Why I rarely ‘Buy Bermuda’

The article “‘Frightening’ rise in value of overseas purchases”  in yesterday’s gazette talks about retailers fears concerning the lack of Bermudians who are buying in Bermuda. 

Personally, I rarely ‘Buy Bermuda’.  It isn’t that I’m not interested in contributing to the nearly 10% of our workforce that is employed by the retail industry, nor is it that I want my dollars to leave Bermuda.  What it comes down to is that I get very annoyed by the lack of service and the frustration I experience as a consumer in Bermuda.

To begin with, shopping hours are a pain if you work full time.  Most stores are open between the hours of 9-5, Monday through Saturday.  Seeing as I work Monday through Friday, I either have to make plans to leave work during my lunch hour, leave during work hours, or shop on a Saturday.

I usually like to eat on my lunch hours and one of the last times I tried to leave work at 4:45 to quickly grab something before the store closed, well, the store closed early.  The person behind the counter on the inside was too busy chatting on the phone and mouthed the words “we’re closed”.  I was shocked as to how a store could close early so that the employee could chat.

In other circumstances when I’ve attempted to shop, rarely am I approached with polite customer service like I recieve abroad.  More often then not, if I’m looking for something I have to hunt for a salesperson to get assistance and even then if you’re not the utmost of polite in greeting them, they’ll suck their teeth at you and act like you’re asking them to lick the floor.  Bermudians have lost the concept of “the customer is always right” and replaced it with “if you don’t greet me properly I won’t acknowledge you”.  I can’t remember the last time a cashier said Good Morning/Afternoon to me as opposed to me being obliged to say it in order to be served.  Even in the cases when I do, it is often not returned and the people just glare at me like I shouldn’t be giving them the extra work of ringing up my purchase.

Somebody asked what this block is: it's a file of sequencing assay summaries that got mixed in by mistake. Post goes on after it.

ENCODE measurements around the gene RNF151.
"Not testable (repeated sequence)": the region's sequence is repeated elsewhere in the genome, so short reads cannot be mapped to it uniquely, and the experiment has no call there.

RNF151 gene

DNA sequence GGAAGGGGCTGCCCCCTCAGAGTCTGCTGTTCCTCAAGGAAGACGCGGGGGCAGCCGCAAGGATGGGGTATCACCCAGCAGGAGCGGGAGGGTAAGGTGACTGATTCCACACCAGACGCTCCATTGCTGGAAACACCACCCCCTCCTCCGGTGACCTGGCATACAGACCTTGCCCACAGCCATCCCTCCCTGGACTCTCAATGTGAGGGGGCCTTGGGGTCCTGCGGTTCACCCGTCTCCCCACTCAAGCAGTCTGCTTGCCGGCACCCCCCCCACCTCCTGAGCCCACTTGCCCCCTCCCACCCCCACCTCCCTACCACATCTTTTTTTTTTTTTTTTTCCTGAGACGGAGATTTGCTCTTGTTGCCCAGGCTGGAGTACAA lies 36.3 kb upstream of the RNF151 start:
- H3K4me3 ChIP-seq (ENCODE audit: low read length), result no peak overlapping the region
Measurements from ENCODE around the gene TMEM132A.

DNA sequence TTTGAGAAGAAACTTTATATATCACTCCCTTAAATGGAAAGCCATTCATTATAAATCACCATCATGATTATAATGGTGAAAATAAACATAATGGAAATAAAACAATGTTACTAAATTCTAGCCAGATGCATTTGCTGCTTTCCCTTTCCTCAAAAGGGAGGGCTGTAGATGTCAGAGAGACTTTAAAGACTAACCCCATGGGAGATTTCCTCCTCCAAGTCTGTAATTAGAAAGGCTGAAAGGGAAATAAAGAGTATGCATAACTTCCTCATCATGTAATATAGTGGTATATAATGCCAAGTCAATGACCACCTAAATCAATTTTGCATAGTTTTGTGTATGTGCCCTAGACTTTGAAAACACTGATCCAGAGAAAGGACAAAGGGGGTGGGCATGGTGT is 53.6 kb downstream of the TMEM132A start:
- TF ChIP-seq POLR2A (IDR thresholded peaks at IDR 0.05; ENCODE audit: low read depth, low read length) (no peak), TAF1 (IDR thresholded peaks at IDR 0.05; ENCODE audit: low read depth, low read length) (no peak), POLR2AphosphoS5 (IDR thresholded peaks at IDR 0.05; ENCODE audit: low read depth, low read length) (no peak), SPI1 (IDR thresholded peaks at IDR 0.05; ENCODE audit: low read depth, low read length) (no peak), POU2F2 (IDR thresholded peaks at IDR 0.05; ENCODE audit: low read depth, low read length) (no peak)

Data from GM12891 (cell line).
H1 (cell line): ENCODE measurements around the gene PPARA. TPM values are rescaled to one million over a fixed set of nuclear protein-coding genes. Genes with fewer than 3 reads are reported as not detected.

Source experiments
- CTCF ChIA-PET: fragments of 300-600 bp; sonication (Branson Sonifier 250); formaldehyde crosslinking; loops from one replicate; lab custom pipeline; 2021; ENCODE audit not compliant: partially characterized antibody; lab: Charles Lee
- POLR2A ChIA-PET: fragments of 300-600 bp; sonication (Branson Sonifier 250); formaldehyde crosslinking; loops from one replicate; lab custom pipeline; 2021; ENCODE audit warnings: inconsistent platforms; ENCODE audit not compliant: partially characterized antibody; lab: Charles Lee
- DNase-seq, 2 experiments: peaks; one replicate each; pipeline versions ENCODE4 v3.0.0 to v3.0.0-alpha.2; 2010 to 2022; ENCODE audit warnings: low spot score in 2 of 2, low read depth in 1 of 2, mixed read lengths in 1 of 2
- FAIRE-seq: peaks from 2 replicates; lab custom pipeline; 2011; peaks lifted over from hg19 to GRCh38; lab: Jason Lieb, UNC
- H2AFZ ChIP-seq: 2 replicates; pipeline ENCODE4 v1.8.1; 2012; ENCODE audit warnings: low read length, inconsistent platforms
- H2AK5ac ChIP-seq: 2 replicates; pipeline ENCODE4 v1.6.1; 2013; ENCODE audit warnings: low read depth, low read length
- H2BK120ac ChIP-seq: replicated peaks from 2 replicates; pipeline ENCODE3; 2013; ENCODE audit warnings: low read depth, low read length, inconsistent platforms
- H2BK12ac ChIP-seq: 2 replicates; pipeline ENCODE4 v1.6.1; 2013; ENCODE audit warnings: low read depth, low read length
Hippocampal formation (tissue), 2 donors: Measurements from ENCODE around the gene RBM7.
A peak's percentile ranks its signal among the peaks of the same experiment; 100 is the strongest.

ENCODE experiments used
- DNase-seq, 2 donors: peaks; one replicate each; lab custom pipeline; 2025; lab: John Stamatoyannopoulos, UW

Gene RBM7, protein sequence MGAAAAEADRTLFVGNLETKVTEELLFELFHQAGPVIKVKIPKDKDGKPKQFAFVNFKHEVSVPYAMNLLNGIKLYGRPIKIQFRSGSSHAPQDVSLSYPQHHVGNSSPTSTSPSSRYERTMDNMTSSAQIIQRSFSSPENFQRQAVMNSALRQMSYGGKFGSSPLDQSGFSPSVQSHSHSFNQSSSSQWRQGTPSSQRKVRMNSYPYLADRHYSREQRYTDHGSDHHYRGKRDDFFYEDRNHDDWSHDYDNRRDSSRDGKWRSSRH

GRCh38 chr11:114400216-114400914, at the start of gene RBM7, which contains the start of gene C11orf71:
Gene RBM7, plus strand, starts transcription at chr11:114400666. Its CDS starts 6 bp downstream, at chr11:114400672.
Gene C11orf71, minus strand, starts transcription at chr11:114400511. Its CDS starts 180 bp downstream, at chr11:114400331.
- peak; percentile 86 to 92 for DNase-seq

Beyond this, some retailers assume they can charge outrageous prices.  The other day I decided I wanted to purchase some computer software.  I went to 4 different stores before I found one that carried it and when I did.  The exact same software that was $80 in that store was selling for $30 online.  Buying it online may mean I have to wait a week or two to get it, but at least I can get it at a reasonable price, order at any time of the day or night and don’t have to put up with surly customer service.

If the Chamber of Commerce wants to do something to encourage more people in Bermuda.

    • Change store hours so that you’re open till 7pm in the evening at the minimum.  I shouldn’t have to inconvience myself by leaving work to shop.
    • Convince the government to let you open on Sundays.  Being forced to only be able to shop on Saturdays is very limiting as many people have things they like to do on the weekends.  Having two days to shop makes it alot easier to run out and grab something.
    • Ensure you’re employees have a good attitude and know the value of customer service.

Until these things happen, I’m sorry to say that I’m perfectly happy having my money leave the island by shopping abroad and online.

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